Praise! When your puppy goes where you want him to go, praise him. Your neighbors may think you’re strange if you’re outside clapping and spouting baby talk, but pay no mind; make a big fuss when he goes in the right spot, and give him a treat. You may even reward him with a play session.

However, always save the play session for after he goes. Puppies are easily distracted, and if you play first, he may forget that he has to go until he gets back to your new carpet.

Always go out with your puppy. Don’t just open your chosen door and shove your puppy out. Giving your dog some privacy may be fine if he’s an adult, but with a puppy, you need to take him to the right area and praise him.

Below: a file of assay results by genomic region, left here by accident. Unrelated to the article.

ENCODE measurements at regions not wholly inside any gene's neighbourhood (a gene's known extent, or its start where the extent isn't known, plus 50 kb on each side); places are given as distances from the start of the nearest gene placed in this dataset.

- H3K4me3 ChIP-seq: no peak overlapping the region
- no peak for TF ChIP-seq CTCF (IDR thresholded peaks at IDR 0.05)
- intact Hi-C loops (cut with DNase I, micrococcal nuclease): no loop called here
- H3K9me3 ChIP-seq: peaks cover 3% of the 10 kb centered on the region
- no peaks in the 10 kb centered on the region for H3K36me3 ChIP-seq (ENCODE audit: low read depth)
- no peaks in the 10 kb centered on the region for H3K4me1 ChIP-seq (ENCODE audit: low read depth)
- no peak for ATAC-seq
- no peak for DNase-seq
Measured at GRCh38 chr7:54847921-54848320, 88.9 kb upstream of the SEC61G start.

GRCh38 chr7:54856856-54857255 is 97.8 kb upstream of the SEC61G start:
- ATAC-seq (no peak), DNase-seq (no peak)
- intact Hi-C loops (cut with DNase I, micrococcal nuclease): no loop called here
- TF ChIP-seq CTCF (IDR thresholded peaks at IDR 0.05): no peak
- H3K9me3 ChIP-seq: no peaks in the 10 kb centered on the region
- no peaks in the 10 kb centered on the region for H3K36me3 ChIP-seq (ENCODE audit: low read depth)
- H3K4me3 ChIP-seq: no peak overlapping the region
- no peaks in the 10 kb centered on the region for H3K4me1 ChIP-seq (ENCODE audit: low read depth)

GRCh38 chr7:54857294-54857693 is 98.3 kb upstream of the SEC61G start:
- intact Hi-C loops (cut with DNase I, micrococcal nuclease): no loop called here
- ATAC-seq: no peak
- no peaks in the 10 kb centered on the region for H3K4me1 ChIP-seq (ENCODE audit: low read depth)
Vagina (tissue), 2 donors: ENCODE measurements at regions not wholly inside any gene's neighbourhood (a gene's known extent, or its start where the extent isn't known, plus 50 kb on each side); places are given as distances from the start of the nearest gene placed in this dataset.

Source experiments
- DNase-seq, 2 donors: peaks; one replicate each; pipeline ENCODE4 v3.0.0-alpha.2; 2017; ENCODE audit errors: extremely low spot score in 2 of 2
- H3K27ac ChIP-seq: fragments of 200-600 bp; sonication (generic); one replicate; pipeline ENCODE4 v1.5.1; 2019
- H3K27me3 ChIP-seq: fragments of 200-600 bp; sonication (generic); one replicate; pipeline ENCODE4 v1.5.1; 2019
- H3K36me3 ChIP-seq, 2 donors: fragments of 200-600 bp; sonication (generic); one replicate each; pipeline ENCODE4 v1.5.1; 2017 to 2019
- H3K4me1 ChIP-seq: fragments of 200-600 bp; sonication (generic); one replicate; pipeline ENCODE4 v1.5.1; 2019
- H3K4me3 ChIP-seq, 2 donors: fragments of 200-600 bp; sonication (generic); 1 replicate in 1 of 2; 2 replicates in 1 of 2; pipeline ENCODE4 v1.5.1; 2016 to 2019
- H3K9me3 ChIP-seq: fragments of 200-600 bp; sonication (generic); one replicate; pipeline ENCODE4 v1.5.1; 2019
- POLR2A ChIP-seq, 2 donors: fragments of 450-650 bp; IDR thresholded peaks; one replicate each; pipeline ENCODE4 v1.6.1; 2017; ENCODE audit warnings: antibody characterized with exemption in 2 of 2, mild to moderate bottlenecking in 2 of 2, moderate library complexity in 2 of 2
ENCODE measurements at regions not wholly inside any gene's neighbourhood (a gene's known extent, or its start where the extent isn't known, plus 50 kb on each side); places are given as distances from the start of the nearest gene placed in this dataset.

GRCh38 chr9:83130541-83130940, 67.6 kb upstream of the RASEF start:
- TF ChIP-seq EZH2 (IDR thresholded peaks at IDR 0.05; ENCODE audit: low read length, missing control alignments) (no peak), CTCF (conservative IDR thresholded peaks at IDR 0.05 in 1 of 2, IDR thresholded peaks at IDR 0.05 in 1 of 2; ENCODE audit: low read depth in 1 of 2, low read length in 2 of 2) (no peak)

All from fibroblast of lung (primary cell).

Take out your puppy on a lead. Not only does a lead help you guide your puppy but also keeps him from scooting away. Puppies are faster than you! You don’t want to be on your hands and knees, crawling under a lilac bush to retrieve your puppy at three in the morning or when you’re dressed for work. (See Chapter Choosing the Best Poodle for You for more on the right tools to have for your Poodle.)

Make mealtime a part of the schedule. When your Poodle becomes an adult, you may decide that you want to free feed him, and that’s fine (see Chapter Making a Match with a Poodle for details on free feeding). But for now, regular meals make it easier to schedule bathroom breaks and reduce the chance that your puppy will go while you’re away.

Recognizing the telltale “I gotta go!” signs